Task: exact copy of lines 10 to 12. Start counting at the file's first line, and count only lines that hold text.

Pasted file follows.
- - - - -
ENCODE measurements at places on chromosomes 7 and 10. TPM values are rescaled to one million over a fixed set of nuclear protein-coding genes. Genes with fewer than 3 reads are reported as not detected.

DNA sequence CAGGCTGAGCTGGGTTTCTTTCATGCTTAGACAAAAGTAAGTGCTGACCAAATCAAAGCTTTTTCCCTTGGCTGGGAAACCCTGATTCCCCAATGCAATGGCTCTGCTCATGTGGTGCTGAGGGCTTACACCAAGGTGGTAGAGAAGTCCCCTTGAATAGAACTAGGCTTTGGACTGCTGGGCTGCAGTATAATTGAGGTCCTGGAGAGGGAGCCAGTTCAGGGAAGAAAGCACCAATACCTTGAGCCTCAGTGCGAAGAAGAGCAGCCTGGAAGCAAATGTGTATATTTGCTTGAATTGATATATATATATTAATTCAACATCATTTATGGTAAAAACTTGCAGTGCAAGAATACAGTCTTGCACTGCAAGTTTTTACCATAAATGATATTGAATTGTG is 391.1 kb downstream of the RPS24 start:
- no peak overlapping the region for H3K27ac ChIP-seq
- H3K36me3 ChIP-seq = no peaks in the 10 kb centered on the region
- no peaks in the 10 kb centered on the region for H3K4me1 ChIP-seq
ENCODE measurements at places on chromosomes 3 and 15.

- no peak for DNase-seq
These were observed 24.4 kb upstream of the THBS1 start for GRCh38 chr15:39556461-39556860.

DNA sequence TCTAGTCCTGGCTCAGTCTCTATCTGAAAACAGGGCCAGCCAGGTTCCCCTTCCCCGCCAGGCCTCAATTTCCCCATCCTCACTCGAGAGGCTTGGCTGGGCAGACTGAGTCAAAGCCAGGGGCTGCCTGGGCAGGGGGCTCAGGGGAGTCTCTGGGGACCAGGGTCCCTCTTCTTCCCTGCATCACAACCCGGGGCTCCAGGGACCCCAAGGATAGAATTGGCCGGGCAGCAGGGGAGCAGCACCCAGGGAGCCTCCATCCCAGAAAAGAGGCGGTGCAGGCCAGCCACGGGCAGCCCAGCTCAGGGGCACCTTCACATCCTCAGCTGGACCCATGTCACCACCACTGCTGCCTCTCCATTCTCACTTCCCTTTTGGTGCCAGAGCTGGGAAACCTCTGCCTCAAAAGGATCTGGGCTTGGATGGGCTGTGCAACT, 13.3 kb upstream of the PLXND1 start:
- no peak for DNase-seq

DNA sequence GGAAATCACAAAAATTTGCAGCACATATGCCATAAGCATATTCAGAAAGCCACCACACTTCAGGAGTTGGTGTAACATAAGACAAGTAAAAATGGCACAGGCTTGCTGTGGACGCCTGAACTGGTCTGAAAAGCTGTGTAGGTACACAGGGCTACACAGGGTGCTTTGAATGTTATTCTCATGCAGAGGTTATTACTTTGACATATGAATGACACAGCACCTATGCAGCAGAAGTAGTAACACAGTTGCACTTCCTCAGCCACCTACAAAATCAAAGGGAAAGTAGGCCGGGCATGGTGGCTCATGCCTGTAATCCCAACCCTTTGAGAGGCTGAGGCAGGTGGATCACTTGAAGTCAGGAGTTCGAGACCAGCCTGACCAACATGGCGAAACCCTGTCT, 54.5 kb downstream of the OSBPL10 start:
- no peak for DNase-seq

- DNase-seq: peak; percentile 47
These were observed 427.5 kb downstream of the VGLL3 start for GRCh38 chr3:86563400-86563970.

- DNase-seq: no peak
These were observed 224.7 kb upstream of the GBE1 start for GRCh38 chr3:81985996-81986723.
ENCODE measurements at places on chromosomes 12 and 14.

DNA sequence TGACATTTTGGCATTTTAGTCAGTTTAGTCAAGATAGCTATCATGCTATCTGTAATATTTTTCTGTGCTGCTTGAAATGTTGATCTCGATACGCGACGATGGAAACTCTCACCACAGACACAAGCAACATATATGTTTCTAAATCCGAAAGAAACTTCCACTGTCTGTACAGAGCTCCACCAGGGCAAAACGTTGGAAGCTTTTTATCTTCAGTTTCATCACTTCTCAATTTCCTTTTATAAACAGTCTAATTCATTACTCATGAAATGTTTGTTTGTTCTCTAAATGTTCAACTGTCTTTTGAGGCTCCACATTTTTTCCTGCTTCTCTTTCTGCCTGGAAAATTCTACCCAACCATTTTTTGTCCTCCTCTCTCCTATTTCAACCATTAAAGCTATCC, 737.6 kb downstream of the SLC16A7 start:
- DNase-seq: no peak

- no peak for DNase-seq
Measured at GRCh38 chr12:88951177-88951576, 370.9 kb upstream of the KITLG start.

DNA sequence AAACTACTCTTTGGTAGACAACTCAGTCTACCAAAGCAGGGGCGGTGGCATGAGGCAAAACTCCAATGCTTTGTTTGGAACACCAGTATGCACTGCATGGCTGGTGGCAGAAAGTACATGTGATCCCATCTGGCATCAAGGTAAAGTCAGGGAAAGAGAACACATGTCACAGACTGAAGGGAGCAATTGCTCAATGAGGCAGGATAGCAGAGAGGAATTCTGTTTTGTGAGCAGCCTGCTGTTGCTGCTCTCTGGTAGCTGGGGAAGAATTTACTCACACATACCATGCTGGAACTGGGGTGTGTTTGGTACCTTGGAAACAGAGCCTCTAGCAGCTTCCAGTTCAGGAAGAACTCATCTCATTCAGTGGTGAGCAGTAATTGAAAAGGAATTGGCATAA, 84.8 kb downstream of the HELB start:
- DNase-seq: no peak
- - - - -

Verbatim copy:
- no peak for DNase-seq

DNA sequence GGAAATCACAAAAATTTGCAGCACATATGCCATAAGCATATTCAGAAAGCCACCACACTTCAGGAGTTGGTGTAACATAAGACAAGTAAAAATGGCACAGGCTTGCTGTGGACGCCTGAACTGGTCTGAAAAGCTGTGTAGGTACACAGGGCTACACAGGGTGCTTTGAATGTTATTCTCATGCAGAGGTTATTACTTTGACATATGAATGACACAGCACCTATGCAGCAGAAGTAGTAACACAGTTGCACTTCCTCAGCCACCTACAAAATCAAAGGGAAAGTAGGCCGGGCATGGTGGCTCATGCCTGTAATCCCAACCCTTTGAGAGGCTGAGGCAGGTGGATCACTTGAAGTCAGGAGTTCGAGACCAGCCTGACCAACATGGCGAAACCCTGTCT, 54.5 kb downstream of the OSBPL10 start:
- no peak for DNase-seq